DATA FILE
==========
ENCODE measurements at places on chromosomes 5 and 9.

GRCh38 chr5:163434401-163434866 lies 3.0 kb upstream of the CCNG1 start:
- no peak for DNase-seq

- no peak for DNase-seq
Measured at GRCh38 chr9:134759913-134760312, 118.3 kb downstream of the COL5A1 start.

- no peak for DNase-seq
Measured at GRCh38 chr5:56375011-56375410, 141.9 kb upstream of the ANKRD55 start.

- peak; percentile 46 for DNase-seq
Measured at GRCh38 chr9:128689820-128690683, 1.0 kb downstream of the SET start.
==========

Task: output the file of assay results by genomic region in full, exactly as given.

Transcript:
ENCODE measurements at places on chromosomes 5 and 9.

GRCh38 chr5:163434401-163434866 lies 3.0 kb upstream of the CCNG1 start:
- no peak for DNase-seq

- no peak for DNase-seq
Measured at GRCh38 chr9:134759913-134760312, 118.3 kb downstream of the COL5A1 start.

- no peak for DNase-seq
Measured at GRCh38 chr5:56375011-56375410, 141.9 kb upstream of the ANKRD55 start.

- peak; percentile 46 for DNase-seq
Measured at GRCh38 chr9:128689820-128690683, 1.0 kb downstream of the SET start.